The proposed offshore special purpose vehicles (SPV) for funding infrastructure projects, that will utilise a part of the countrys $200-billion foreign exchange reserves, are likely to be set up in a tax haven.
The Netherlands, Cyprus and Singapore are among the locations that may be considered once a decision to set up the SPVs is taken. The government is proposing to set up two SPVs.
Since one of the proposed SPVs will lend to domestic infrastructure companies for financing their capital imports, the tax regime as well as lending norms of the country in which the SPV may be established will be factors that will determine its location, government sources said.
If a decision to establish the SPVs is taken, it will be done in a tax haven, a finance ministry official said. While an announcement to utilise a part of the countrys foreign exchange reserves for financing the countrys creaking infrastructure was made in Budget 2007, the proposal is yet to be reviewed formally by the central bank.
The various applicable withholding taxes in a particular country, lending norms and exchange control restrictions will be the factors that will determine where such an SPV would be located. The Netherlands, for instance, has low withholding taxes and does not have stringent lending norms and exchange control restrictions, KPMG India M&A tax head Girish Vanvari said.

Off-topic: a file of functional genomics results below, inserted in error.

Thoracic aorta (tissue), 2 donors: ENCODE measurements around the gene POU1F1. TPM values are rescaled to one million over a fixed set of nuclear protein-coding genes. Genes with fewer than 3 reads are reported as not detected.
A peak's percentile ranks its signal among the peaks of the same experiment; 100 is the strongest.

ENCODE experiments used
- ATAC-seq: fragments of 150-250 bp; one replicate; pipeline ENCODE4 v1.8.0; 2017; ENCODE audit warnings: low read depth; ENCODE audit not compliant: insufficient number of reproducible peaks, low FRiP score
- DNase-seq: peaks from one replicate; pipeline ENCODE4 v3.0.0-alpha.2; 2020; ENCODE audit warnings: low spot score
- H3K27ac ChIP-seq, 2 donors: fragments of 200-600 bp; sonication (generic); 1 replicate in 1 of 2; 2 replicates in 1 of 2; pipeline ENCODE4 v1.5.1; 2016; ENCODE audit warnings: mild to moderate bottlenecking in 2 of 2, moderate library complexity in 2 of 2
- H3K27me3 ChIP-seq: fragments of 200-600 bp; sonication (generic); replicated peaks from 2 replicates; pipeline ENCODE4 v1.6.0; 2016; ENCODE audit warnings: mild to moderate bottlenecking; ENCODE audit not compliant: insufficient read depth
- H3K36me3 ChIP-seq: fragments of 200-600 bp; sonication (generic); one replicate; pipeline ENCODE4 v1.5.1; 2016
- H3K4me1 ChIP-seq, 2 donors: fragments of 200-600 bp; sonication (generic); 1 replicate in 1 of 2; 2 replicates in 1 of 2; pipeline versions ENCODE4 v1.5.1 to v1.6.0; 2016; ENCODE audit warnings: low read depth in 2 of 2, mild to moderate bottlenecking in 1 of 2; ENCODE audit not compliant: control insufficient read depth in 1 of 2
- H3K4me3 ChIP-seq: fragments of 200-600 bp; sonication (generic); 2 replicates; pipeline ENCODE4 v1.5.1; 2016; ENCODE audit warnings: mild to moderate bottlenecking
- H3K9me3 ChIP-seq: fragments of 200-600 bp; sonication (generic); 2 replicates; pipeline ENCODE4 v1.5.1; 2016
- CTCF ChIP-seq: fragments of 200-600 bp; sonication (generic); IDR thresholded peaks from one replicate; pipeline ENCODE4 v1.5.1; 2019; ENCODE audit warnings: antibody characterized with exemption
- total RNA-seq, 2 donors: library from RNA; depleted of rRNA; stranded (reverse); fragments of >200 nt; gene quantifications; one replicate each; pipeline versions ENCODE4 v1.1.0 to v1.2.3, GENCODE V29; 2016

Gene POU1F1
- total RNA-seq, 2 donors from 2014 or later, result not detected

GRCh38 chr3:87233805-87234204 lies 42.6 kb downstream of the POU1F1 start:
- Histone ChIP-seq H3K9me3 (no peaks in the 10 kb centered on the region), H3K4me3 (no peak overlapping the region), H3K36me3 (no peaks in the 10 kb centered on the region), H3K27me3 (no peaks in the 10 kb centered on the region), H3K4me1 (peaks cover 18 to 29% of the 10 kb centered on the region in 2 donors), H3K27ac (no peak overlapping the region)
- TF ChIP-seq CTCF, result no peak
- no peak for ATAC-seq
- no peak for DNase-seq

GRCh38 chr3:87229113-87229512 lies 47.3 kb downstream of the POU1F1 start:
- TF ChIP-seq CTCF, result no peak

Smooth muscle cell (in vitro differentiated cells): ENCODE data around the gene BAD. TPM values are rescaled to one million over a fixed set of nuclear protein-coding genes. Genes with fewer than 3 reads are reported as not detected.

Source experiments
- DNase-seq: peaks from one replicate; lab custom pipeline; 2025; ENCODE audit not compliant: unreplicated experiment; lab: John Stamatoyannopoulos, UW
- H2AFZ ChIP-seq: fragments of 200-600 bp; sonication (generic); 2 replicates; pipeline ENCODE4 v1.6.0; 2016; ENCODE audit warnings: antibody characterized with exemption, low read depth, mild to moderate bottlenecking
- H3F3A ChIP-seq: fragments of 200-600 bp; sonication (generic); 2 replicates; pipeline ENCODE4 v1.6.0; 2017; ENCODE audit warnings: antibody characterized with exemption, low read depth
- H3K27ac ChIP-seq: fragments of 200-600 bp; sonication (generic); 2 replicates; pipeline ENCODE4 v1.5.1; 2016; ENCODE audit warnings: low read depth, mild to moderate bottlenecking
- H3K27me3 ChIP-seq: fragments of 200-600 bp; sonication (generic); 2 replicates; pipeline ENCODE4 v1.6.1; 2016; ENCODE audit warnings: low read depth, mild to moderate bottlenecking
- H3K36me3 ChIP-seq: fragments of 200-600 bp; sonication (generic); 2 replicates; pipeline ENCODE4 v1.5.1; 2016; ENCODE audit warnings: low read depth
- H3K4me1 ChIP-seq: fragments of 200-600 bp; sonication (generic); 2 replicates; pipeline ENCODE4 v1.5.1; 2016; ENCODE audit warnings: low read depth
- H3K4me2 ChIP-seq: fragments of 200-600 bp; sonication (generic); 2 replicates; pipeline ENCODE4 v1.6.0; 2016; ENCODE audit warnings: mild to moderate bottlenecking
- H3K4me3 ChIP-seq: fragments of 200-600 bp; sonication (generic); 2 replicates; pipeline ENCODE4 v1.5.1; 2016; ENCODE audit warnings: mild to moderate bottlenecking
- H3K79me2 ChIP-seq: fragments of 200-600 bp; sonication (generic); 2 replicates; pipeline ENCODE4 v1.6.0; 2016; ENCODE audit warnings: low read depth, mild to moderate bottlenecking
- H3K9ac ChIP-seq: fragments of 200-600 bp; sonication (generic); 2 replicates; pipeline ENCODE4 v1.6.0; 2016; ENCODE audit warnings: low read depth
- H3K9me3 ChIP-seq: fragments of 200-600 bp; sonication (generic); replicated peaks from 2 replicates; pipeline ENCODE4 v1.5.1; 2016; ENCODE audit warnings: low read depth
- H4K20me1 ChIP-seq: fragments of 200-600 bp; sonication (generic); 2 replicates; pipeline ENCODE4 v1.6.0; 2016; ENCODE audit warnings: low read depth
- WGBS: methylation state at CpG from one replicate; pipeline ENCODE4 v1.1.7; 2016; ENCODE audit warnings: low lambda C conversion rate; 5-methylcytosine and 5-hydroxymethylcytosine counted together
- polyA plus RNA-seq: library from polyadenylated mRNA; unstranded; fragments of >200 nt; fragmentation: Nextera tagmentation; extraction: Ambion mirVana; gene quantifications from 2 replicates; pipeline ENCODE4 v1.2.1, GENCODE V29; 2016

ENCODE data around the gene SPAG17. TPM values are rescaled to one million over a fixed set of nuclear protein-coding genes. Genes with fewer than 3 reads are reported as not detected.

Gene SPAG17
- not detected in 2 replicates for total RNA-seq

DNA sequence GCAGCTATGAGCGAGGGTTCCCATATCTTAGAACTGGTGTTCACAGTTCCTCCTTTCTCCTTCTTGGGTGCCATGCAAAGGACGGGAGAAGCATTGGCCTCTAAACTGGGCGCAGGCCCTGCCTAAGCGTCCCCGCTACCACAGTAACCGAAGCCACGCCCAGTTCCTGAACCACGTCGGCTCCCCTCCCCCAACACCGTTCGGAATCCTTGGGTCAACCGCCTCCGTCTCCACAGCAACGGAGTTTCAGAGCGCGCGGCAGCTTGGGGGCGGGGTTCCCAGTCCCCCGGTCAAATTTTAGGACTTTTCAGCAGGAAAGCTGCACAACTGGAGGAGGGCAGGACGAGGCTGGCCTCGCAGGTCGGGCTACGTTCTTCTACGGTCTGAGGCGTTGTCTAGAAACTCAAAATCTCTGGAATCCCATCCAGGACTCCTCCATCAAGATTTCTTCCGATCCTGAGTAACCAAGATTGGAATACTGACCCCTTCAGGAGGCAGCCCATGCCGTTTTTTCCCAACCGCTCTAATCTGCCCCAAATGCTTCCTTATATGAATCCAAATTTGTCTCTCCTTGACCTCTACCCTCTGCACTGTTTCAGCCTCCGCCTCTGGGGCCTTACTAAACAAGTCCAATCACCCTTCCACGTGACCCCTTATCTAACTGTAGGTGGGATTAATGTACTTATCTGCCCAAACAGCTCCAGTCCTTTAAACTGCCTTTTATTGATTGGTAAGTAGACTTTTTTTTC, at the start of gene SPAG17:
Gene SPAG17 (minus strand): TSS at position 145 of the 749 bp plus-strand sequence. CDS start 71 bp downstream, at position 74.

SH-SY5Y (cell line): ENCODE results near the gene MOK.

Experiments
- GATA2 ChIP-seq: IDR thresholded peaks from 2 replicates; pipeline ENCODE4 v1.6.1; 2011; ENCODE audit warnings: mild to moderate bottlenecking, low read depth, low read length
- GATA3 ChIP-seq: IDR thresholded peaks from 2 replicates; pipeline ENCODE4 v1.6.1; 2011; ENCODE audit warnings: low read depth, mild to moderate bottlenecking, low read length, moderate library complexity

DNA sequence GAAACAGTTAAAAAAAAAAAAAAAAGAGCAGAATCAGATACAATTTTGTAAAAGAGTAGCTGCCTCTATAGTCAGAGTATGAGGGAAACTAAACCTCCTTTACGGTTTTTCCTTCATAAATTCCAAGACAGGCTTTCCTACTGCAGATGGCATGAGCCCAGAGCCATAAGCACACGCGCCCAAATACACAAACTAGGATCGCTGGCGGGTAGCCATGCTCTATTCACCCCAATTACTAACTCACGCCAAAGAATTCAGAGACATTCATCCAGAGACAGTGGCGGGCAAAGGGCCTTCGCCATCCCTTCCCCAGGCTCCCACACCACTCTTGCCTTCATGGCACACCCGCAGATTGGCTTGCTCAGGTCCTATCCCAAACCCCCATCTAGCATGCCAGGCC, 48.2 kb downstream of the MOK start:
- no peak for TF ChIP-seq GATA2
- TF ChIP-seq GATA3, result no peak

A company set up in a foreign country that lends to Indian companies is subject to taxes in both countries. For instance, a company based in Cyprus lending to an Indian company will receive interest income after deduction of a 10% tax by the Indian government. According to the India-Cyprus treaty, a 10% tax is levied.
Also, the Cyprian government levies a 10% tax on interest income earned by local companies. However, under the double taxation avoidance treaty, such a company, while paying tax in the country of origin, would be remitted the tax paid in the country in which the money was lent.
Hence, the effective tax paid by a company located in Cyprus on interest income earned from lending in India would be only 10%. Effective tax rates in Singapore, the Netherlands and Mauritius are 18%, 15% and 21.12% respectively, experts pointed out.